This is the first weight controlled study to characterize fully the circadian distribution of food intake and the psychosocial correlates of NES among non-obese adults. These findings show that NES is associated with an abnormal circadian pattern of food intake, disordered eating attitudes and behaviors, mood and sleep disturbance, elevated perceived stress, decreased quality of life, and greater likelihood of Axis I psychopathology. They support the clinical significance of this diagnosis, independent of the presence of obesity.
Several of this study’s findings are worthy of further discussion, including its replication of previous research showing increased Axis I psychopathology among night eaters. Similar to a recent study by de Zwaan and colleagues (2006)
, NES was associated with increased rates of unipolar mood disorders and anxiety disorders. Previous research has found increased rates of NES among persons diagnosed with substance use disorders (Lundgren et al., 2006
). This was the first study to find increased rates of substance use disorders among persons with a primary complaint of night eating syndrome, suggesting the co-occurrence of these disorders is bi-directional.
Although the rates of co-morbid mood, anxiety, and substance use disorders are high among this NES group, the abnormal eating pattern exhibited by the NES group cannot be accounted for by these co-morbidities. Specifically, there were no differences in the degree of evening hyperphagia, nocturnal awakenings, or nocturnal ingestions of food for night eaters with and without lifetime unipolar mood disorders, anxiety, disorder, or substance use disorders. Similarly, when controlling for BDI scores, most of the analyses between groups remained significant, including the global scores of the PSQ and EDE, EI Cognitive Restraint, Hunger, and Disinhibition, as well as the percentage of evening hyperphagia, frequency of nocturnal awakenings, and frequency of nocturnal ingestions of food (data available upon request).
As would be expected, the delay in the circadian pattern of eating among night eaters was highlighted with the cumulative food intake curves and the survival analysis. As the diagnostic criterion we used for evening hyperphagia was at least 25% of food consumed after the evening meal, we used time to consumption of 75% of intake to compare the groups. The four-hour delay highlights the extent of the circadian differences between the groups in respect to eating, further suggesting that NES is clinically significant among the non-obese.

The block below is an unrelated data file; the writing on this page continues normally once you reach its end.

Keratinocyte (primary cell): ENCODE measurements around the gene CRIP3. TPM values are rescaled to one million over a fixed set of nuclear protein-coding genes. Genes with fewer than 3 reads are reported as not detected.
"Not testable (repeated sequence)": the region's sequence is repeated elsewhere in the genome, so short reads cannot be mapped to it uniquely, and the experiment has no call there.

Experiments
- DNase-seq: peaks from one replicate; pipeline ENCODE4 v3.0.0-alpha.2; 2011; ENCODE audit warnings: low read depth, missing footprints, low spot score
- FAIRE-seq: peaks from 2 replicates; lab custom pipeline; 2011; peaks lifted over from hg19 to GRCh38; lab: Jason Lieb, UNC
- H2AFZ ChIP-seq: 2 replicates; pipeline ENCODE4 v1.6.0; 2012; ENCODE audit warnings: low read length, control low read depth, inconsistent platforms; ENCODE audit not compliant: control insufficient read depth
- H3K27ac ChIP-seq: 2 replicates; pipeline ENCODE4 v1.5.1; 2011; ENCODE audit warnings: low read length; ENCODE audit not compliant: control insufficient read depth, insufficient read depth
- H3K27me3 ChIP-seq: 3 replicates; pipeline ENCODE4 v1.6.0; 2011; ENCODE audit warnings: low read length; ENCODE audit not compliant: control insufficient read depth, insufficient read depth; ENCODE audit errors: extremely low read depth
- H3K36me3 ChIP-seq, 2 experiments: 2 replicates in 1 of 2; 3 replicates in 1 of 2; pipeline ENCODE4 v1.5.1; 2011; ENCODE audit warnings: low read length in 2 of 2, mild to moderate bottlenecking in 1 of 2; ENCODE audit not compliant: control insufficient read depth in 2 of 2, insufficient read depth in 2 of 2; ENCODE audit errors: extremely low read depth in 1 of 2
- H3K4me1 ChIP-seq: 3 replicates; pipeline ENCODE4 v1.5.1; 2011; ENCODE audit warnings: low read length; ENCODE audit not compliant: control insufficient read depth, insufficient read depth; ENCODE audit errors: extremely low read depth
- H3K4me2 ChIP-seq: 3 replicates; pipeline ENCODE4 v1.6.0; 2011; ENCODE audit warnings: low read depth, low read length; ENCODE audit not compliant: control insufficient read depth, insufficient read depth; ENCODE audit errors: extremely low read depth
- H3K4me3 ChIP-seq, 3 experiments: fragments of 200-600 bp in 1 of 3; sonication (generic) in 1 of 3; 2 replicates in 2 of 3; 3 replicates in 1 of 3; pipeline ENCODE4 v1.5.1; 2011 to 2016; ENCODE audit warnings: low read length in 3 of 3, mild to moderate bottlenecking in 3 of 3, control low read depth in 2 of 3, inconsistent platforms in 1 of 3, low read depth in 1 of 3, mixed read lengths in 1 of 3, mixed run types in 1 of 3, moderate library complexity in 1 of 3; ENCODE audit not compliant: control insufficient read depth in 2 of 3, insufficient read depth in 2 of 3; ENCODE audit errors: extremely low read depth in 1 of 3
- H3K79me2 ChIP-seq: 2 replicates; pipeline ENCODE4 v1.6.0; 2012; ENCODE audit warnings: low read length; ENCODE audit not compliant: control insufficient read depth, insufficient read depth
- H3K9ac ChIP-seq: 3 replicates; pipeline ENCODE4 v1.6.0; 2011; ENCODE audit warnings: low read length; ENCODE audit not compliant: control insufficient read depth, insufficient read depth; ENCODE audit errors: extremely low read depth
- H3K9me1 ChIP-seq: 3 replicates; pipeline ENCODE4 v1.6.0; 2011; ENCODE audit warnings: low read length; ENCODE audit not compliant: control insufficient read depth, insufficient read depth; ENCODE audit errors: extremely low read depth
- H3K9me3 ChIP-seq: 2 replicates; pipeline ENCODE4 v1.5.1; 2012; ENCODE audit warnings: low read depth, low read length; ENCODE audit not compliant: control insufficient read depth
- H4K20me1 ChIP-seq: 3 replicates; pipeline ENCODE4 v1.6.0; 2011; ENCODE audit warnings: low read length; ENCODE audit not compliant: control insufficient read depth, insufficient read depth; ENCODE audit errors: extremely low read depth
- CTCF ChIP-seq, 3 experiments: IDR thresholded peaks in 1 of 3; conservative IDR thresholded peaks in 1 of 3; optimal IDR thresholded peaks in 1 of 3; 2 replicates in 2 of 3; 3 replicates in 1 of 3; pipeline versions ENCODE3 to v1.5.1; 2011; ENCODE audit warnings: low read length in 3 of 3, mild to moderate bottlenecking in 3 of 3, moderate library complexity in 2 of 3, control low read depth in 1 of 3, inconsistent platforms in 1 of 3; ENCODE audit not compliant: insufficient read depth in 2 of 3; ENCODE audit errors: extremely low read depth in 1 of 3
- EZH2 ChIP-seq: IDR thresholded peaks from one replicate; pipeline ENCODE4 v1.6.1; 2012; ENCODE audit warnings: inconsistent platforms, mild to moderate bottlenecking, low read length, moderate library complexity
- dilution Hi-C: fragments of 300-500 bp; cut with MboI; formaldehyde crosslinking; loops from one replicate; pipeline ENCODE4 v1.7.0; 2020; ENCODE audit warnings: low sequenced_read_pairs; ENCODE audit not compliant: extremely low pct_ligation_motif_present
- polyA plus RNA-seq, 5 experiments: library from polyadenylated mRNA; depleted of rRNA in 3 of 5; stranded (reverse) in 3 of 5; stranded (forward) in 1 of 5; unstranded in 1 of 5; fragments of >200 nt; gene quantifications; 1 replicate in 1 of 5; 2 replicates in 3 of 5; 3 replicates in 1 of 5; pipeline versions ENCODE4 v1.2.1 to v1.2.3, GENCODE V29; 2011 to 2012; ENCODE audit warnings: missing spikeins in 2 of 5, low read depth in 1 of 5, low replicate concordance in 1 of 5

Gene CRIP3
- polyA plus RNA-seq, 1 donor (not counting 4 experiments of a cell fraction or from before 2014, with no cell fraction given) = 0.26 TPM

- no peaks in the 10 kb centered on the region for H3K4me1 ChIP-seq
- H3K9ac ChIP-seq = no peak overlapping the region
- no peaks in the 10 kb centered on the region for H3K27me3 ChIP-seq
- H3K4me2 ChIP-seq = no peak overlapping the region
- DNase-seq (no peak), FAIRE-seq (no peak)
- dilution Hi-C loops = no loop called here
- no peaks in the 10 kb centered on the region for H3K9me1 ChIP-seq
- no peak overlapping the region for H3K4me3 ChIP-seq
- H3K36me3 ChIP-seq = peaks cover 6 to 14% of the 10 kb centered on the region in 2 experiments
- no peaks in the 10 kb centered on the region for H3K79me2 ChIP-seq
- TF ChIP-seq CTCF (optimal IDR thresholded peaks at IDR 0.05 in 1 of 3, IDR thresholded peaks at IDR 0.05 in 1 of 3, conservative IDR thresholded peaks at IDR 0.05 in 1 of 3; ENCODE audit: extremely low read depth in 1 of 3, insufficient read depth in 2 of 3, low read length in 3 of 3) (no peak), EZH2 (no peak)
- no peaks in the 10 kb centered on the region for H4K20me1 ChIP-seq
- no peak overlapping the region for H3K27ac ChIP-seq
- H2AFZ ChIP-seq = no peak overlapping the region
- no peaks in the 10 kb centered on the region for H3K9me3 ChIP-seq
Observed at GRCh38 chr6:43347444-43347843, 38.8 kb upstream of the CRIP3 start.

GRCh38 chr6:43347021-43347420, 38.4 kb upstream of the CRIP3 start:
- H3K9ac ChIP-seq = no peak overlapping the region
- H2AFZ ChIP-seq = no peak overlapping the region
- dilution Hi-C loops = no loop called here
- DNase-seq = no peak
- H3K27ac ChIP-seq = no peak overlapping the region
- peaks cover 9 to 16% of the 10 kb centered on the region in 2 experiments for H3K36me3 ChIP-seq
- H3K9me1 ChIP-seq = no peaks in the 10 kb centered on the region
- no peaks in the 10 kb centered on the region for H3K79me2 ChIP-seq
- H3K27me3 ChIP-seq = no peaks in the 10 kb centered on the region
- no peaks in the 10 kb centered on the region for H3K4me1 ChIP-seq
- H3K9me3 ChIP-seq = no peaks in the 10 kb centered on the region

The nearly 400 calorie difference in total daily food intake between night eaters and controls () raises additional questions, such as the potential role of compensatory behaviors in NES and for weight gain over time. It is apparent, with 50% of total daily intake consumed after the evening meal, that these non-obese night eaters must be restricting food intake during the day. While part of this may be due to lack of hunger upon awakening in the morning, many did not eat anything until the afternoon, and some did not eat until the evening meal. Longitudinal research is necessary to determine if NES leads to weight gain over longer periods of time and whether compensatory behaviors, such as excessive exercise and caloric restriction (successful or unsuccessful), accounts for weight maintenance among those who do not gain weight over time.
NES among non-obese persons appears to share commonalities with the traditional eating disorders, such as increased rates of mood, anxiety, and substance use disorders. Not all non-obese night eaters, however, experience these co-morbid disorders; future studies should assess co-morbid Axis II disorders as well.
Limitations of this study include the small sample size and the possibility that persons responding to recruitment advertisements may have higher levels of psychopathology than persons with NES in the community who did not respond. Despite the small sample size, most comparisons were statistically significantly different, even upon adjustment with the Holm-modified Bonferroni.
In conclusion, these results are the first to describe the degree and breadth of negative psychosocial correlates of NES among non-obese persons in comparison to a weight matched control group. These findings complement the Birketvedt et al. (1999)
and Marshall et al. (2004)
reports showing that non-obese night eaters are not clinically different from obese night eaters. The current findings, however, make clear that nighttime eating behavior among non-obese persons is not benign, even though obesity does not constitute a problem. To the contrary, the current findings show that regardless of BMI, NES is associated with pathological eating attitudes, mood and sleep disturbance, and co-morbid psychopathology.